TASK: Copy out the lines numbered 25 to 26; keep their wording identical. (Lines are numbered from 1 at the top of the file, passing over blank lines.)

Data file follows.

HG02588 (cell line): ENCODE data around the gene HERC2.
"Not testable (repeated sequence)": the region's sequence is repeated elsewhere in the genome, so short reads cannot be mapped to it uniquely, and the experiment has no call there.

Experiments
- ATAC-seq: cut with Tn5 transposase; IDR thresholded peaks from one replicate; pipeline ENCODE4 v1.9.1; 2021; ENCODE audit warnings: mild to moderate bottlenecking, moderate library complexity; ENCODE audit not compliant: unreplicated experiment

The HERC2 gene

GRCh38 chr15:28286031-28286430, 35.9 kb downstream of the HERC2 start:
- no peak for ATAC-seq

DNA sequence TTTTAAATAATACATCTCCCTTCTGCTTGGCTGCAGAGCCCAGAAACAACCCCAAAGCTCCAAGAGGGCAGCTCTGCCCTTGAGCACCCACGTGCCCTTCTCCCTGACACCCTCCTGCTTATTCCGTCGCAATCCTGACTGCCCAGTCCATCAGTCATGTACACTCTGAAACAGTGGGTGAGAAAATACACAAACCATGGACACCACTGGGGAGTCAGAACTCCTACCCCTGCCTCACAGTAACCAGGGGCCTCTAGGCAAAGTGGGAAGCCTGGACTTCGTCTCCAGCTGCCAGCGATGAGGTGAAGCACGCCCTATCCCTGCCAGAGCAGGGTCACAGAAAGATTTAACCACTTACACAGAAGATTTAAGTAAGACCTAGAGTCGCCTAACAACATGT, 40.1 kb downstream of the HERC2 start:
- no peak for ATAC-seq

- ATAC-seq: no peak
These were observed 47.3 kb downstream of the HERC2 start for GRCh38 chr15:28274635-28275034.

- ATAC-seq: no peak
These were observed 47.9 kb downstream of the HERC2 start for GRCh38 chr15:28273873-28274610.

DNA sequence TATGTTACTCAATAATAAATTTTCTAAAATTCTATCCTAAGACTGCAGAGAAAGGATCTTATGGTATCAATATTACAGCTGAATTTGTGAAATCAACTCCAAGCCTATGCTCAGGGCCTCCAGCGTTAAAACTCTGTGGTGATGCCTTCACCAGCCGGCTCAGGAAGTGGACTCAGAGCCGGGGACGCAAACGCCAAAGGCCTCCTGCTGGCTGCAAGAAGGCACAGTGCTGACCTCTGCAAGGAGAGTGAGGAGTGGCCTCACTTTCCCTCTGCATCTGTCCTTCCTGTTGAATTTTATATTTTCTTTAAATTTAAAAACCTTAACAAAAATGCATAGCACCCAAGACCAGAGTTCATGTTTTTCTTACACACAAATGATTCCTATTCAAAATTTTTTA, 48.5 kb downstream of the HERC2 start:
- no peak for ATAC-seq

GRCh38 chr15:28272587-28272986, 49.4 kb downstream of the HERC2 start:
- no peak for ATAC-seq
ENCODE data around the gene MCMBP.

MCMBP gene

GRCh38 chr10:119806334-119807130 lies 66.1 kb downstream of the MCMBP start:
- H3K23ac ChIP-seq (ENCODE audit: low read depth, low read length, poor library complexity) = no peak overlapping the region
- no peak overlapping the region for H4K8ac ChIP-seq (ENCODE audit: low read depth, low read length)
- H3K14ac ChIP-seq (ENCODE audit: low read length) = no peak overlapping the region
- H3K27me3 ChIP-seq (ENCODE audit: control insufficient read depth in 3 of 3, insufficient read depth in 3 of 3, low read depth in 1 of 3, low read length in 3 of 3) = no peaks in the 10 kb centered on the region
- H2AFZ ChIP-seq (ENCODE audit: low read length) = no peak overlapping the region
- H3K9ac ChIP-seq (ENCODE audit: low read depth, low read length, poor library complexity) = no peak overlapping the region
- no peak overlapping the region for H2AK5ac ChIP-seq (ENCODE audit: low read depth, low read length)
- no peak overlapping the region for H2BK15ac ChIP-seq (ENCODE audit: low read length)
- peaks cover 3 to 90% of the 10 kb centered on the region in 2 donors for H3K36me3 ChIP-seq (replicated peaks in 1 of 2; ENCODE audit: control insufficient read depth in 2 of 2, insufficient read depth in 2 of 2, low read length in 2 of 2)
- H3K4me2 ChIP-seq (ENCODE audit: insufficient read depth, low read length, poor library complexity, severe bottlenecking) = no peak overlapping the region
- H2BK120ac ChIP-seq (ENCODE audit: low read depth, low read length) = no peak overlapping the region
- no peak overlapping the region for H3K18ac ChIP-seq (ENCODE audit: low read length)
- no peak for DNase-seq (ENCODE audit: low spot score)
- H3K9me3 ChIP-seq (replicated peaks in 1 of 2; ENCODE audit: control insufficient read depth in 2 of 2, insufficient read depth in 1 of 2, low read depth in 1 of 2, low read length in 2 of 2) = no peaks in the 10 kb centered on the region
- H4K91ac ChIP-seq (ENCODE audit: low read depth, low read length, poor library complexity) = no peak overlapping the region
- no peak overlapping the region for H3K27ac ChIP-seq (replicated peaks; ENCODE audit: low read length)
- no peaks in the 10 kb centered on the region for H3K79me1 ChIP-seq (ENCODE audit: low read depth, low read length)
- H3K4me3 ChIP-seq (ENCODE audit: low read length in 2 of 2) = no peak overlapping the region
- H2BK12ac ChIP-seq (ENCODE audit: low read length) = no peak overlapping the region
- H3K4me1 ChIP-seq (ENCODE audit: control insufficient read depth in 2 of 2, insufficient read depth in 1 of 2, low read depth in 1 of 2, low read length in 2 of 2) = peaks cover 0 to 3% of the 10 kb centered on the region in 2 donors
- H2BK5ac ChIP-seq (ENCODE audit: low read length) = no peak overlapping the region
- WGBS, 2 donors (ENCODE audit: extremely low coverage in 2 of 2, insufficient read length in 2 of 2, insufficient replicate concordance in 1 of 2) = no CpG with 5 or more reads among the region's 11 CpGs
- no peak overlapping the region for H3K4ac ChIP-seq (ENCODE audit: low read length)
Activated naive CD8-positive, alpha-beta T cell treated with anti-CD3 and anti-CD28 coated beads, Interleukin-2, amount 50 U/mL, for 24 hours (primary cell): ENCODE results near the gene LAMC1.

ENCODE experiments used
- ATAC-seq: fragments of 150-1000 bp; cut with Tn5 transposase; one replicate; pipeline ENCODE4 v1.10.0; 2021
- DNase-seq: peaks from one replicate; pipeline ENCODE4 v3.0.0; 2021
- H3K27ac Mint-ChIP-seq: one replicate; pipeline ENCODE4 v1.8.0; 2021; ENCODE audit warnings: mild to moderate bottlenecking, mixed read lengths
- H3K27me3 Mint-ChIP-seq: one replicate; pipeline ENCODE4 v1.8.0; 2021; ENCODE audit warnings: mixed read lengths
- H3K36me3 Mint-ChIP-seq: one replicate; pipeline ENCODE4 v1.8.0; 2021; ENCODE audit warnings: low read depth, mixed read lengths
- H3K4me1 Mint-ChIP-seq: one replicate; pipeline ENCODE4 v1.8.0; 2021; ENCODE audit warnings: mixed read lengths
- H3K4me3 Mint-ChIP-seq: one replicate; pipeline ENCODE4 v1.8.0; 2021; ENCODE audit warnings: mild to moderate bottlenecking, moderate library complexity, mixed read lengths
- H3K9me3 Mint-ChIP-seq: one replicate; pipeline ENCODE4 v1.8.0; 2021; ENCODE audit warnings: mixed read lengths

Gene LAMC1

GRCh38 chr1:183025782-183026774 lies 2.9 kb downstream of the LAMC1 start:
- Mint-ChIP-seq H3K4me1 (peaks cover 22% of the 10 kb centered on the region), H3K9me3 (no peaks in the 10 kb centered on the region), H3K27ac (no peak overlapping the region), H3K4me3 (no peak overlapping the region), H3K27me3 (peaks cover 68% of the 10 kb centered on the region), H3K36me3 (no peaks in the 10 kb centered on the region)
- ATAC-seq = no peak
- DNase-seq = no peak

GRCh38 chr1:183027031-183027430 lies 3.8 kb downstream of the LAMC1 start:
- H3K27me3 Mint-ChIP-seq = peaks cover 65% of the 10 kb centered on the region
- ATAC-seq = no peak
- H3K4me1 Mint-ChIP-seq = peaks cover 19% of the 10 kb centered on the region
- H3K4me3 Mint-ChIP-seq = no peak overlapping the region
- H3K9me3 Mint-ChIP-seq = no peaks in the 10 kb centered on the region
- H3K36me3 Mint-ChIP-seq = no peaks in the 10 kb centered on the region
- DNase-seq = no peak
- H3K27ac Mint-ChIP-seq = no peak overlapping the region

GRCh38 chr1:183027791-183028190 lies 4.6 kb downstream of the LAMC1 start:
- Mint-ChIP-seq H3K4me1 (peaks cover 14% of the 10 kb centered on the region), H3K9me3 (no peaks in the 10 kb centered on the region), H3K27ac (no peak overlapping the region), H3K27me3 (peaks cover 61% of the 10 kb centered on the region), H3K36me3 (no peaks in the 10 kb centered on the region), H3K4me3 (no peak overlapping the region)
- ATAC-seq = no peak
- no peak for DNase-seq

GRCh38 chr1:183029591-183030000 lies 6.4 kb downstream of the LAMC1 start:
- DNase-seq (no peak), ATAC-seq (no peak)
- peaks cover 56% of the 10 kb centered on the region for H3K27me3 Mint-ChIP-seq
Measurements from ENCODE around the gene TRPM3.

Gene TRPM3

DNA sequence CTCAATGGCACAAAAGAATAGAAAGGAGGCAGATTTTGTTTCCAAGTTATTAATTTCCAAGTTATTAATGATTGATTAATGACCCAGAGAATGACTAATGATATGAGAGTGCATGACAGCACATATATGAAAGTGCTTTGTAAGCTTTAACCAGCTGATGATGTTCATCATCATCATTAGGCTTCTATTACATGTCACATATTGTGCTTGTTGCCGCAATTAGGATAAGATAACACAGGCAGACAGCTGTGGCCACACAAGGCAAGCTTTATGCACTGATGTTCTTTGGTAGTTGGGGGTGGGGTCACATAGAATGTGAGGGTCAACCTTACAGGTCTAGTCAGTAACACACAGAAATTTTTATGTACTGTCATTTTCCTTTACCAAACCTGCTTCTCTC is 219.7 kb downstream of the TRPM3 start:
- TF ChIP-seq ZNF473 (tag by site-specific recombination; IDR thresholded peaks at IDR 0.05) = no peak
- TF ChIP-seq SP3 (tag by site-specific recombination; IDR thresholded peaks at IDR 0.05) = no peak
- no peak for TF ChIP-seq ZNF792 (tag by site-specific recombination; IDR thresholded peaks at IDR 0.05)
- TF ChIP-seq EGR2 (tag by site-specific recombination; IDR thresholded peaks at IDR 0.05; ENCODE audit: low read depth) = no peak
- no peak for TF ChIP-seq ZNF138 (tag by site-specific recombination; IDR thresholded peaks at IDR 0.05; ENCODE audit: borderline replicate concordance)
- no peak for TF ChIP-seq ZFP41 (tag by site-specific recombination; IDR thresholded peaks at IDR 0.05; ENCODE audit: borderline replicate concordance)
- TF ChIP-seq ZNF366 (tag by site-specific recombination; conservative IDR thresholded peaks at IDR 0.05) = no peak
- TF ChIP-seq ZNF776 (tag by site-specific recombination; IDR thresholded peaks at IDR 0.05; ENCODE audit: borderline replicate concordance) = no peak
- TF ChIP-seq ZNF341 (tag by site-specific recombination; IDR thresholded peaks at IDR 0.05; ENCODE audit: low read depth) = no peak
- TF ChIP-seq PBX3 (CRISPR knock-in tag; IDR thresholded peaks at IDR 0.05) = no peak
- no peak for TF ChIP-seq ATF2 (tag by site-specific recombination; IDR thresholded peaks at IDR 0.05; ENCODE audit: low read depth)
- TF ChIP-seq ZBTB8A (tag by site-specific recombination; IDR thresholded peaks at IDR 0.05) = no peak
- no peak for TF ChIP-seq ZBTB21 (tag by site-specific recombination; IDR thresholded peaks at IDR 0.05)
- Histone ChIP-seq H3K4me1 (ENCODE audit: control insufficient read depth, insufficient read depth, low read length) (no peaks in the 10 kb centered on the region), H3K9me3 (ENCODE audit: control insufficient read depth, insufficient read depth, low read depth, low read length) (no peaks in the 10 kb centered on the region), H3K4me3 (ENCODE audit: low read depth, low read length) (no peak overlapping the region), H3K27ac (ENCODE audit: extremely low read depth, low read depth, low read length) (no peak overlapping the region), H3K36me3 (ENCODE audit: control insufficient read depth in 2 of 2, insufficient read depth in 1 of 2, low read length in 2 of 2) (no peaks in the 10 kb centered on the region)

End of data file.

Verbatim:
- H2AFZ ChIP-seq (ENCODE audit: low read length) = no peak overlapping the region
- H3K9ac ChIP-seq (ENCODE audit: low read depth, low read length, poor library complexity) = no peak overlapping the region